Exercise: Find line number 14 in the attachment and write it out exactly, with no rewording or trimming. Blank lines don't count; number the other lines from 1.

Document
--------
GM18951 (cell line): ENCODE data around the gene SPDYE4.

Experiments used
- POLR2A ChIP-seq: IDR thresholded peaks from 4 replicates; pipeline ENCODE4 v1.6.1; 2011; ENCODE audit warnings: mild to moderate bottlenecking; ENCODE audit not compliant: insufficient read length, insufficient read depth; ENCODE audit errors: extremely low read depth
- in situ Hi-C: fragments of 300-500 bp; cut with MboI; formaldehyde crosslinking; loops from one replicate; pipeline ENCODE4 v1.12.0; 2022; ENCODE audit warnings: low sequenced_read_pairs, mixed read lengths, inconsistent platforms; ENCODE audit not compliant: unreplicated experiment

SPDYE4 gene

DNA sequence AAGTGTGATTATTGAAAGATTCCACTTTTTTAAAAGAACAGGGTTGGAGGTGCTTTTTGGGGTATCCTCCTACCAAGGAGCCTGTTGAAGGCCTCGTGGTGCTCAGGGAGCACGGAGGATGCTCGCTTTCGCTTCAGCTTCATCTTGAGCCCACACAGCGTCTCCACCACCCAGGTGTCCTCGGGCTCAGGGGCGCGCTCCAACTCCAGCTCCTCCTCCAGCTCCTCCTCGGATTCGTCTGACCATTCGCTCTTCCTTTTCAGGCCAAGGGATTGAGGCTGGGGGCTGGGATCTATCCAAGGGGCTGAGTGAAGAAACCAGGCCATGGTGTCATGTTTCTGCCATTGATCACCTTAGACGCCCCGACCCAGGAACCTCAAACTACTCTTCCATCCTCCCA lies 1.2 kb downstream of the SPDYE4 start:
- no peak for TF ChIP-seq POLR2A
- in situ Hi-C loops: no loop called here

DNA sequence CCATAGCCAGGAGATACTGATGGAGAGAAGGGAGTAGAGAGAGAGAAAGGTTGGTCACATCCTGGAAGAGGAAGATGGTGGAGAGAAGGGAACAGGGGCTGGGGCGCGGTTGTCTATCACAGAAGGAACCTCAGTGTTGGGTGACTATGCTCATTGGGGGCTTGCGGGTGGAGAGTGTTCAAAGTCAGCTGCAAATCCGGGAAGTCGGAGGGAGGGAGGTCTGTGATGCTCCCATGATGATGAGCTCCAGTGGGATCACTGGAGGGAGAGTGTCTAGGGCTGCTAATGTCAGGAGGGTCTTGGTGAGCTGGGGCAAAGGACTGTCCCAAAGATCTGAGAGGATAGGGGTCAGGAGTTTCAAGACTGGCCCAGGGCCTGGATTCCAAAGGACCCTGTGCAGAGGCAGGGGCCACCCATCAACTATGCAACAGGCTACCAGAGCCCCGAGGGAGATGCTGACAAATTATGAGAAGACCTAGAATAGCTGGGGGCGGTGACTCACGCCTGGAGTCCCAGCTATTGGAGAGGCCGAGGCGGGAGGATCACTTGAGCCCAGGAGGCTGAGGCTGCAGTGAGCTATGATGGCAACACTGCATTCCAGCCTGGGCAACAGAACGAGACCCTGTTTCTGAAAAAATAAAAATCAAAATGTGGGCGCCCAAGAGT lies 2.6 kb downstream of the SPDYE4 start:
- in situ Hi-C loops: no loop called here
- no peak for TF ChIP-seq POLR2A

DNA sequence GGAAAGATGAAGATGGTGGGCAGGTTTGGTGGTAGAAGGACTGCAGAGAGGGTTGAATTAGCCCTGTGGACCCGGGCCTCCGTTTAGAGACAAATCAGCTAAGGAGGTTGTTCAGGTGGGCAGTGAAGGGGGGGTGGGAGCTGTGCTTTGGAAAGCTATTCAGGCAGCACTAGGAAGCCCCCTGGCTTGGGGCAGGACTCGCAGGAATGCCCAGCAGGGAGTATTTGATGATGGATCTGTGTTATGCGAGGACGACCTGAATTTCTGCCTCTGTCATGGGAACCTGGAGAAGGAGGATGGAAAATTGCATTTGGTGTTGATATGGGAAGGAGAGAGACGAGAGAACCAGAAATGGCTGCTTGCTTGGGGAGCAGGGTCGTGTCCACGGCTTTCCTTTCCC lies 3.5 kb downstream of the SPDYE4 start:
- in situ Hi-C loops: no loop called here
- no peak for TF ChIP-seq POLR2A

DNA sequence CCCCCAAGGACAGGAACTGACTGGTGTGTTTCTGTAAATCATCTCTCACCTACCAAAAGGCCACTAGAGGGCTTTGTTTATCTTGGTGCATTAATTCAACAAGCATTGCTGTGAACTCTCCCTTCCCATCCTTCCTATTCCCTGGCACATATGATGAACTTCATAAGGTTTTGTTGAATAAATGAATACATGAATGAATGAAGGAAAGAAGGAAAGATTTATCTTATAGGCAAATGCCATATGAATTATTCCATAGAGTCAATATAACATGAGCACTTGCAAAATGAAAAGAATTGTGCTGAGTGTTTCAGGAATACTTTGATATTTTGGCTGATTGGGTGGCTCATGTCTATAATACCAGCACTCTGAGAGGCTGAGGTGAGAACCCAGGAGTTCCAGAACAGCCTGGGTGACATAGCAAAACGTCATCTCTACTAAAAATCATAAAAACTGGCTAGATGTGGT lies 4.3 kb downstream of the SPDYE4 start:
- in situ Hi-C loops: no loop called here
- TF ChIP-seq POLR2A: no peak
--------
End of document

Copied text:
- no peak for TF ChIP-seq POLR2A